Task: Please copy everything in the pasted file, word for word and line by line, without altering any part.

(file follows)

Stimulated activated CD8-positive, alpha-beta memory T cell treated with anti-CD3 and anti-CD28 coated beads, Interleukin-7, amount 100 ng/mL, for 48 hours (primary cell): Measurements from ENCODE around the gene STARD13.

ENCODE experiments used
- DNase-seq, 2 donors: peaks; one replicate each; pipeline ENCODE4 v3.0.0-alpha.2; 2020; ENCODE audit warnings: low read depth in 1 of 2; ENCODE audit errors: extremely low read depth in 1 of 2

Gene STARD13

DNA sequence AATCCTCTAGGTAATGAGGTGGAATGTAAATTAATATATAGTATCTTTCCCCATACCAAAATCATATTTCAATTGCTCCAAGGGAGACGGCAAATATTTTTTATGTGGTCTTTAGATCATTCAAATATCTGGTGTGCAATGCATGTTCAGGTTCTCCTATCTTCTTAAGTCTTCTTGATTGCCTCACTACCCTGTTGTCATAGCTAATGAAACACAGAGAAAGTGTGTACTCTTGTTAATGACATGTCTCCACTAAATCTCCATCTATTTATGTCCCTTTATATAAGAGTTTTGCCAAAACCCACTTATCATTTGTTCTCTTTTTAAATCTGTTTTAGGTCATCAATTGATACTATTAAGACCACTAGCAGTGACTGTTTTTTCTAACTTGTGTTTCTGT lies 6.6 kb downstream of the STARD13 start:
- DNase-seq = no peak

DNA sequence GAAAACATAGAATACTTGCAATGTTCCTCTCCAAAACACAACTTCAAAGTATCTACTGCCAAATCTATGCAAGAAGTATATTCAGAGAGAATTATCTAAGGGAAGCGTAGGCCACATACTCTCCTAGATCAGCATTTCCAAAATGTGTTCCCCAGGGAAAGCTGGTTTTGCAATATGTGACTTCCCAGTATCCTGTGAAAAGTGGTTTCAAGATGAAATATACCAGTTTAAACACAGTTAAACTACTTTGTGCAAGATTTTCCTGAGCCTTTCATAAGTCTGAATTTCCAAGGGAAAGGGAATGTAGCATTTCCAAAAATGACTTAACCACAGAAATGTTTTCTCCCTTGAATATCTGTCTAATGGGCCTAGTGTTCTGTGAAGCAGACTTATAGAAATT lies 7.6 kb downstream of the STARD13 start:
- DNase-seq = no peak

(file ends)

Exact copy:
Stimulated activated CD8-positive, alpha-beta memory T cell treated with anti-CD3 and anti-CD28 coated beads, Interleukin-7, amount 100 ng/mL, for 48 hours (primary cell): Measurements from ENCODE around the gene STARD13.

ENCODE experiments used
- DNase-seq, 2 donors: peaks; one replicate each; pipeline ENCODE4 v3.0.0-alpha.2; 2020; ENCODE audit warnings: low read depth in 1 of 2; ENCODE audit errors: extremely low read depth in 1 of 2

Gene STARD13

DNA sequence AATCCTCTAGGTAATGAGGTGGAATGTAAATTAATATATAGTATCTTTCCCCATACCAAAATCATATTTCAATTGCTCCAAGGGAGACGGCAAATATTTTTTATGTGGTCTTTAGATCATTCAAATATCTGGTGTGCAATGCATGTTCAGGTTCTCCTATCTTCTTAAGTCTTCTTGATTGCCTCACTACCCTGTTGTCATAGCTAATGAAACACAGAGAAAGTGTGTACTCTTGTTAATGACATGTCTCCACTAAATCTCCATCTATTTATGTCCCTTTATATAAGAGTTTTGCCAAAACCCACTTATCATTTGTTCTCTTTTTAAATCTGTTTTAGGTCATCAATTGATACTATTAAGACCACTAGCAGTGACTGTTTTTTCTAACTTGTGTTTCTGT lies 6.6 kb downstream of the STARD13 start:
- DNase-seq = no peak

DNA sequence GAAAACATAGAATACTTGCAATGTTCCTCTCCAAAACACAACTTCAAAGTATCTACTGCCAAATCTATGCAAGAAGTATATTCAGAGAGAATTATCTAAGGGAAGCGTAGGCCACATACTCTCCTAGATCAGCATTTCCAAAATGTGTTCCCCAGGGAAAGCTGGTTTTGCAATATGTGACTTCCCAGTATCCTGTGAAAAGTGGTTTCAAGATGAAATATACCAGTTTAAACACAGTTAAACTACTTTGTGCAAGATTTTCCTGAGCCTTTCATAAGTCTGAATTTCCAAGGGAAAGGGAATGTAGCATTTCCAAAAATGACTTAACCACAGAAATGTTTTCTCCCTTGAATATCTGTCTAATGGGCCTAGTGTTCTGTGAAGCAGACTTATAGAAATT lies 7.6 kb downstream of the STARD13 start:
- DNase-seq = no peak